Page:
Here's a great gallery of photos and descriptions of the tools and processes used to digitize books and artifacts at the Library of Congress.
The Library of Congress has nearly 150 million items in its collection, including at least 21 million books, 5 million maps, 12.5 million photos and 100,000 posters. The largest library in the world, it pioneers both preservation of the oldest artifacts and digitization of the most recent--so that all of it remains available to future generations.
I recently took a tour of two LoC departments that exemplify this mission: the Preservation Research and Testing Division in Washington, D.C., and the National Audio-Visual Conservation Center in Culpeper, Va.
The library's preservation specialists use the latest technology to study and scan ancient books, maps and other historical artifacts.
Fenella France, a research chemist with the Preservation Research and Testing Division, uses a 39 megapixel camera to take high-resolution images of documents ranging from renaissance-era maps to American state papers.
"We don't filter at the camera, we illuminate with small wavelengths," Fenella said. "We're creating a reference set of samples. We can't take samples of the documents themselves--it's just not going to happen"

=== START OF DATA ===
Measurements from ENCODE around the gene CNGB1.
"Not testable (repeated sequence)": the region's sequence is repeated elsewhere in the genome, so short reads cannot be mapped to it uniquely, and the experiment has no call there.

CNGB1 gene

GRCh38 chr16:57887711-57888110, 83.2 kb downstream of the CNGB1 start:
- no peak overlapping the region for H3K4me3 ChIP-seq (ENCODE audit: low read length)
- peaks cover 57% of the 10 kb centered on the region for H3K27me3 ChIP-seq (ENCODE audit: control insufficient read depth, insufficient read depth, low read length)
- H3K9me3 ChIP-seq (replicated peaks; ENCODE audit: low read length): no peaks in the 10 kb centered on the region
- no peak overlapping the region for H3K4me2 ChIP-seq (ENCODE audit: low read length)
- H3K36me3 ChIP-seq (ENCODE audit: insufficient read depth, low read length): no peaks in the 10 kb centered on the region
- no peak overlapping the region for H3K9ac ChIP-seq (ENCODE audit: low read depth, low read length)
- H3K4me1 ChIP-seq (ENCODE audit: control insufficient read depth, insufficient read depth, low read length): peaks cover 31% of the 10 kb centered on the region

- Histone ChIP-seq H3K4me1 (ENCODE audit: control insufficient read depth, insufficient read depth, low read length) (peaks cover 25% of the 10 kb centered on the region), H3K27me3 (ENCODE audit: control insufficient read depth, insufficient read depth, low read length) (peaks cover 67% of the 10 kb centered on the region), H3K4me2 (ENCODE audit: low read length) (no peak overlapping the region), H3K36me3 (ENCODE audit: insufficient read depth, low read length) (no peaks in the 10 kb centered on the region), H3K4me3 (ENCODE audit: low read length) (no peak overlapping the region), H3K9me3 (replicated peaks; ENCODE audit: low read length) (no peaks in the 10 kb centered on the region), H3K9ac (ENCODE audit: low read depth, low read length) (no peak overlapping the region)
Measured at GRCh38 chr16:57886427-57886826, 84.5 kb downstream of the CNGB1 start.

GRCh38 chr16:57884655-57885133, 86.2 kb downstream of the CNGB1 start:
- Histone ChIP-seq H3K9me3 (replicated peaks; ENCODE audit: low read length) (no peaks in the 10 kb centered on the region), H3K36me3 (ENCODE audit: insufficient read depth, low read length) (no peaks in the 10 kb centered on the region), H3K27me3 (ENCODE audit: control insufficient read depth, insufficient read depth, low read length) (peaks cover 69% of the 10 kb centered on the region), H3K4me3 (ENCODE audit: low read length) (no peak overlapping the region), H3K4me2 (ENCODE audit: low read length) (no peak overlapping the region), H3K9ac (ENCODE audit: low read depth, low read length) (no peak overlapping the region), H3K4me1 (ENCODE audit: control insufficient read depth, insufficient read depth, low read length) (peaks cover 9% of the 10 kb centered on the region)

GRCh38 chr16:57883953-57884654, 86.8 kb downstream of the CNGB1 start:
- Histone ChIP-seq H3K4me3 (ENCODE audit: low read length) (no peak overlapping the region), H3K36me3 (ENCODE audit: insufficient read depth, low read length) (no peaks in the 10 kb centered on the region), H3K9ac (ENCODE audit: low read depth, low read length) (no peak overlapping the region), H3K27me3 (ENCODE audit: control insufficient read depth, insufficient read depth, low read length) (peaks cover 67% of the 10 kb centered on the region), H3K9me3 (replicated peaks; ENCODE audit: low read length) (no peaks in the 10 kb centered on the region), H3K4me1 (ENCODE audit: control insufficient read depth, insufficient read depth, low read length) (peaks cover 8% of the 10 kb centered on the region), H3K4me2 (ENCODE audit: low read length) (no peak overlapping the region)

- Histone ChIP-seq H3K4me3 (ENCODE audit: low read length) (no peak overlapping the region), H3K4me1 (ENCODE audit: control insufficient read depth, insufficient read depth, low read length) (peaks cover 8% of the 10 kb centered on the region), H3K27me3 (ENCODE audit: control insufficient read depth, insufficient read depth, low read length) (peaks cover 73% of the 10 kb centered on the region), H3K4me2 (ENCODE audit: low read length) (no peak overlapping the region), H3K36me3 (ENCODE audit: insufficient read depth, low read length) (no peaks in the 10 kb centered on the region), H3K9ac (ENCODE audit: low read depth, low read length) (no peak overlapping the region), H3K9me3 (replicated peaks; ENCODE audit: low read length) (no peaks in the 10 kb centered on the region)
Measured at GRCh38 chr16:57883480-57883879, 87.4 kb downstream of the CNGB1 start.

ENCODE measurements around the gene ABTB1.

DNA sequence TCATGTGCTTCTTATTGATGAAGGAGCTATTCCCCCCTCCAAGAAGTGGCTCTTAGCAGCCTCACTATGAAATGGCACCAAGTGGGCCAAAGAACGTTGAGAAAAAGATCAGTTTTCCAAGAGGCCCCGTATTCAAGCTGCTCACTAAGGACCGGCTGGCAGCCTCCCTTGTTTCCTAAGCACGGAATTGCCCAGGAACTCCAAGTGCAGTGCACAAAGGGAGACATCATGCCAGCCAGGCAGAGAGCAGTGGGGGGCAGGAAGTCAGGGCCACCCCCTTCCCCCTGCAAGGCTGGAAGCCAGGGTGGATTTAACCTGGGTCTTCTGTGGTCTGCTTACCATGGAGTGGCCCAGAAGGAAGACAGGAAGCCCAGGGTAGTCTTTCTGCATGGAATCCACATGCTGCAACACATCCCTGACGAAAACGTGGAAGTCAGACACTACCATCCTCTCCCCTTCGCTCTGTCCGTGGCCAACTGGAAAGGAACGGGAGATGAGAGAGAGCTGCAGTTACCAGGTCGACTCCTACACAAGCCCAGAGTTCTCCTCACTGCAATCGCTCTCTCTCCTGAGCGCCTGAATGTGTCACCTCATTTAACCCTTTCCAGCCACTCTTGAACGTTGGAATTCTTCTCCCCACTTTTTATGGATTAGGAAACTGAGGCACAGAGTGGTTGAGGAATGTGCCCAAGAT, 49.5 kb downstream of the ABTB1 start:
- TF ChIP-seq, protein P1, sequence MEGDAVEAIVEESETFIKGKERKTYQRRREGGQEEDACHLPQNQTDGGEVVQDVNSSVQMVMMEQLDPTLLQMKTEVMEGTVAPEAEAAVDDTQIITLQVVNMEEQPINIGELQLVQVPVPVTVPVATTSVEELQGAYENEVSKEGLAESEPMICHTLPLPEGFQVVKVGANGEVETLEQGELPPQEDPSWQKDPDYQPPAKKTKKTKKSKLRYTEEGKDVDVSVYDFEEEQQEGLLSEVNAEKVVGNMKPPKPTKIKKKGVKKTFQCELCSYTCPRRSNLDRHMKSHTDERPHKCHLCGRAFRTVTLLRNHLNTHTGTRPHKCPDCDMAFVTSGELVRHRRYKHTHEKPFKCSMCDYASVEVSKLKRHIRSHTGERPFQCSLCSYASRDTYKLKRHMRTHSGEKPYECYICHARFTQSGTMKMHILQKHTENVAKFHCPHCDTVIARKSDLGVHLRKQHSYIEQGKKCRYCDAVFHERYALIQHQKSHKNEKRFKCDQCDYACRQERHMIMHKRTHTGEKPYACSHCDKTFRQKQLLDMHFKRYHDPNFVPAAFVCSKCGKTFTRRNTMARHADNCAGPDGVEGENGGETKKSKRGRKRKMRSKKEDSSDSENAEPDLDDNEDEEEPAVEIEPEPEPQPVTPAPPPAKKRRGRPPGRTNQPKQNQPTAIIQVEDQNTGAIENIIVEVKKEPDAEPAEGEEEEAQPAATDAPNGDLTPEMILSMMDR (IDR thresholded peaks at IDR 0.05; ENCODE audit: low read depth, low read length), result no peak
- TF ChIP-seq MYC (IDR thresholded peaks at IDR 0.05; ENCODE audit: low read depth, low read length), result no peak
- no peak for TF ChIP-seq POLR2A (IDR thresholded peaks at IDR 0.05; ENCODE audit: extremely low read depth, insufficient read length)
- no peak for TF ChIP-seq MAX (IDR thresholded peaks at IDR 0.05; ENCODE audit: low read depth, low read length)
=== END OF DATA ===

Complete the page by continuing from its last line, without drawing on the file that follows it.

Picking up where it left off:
This technique creates a set of images like a 'stack of cards,' all identically framed but revealing a different spectral face of the subject.
The Gettysburg Address exists on her computer as 8 different documents, each representing a different waveband in the visible spectrum. But only some show the mysterious fingerprint residue that may be Lincoln's own.
"In the next 5-10 years, I wouldn't be surprised if they could pull residual genetic information from the documents. [This is why] one of our foci is making sure that we don't interfere with future research."
To read the complete article, see:
Gallery: Digitizing the past and present at the Library of Congress
Wayne Homren, Editor
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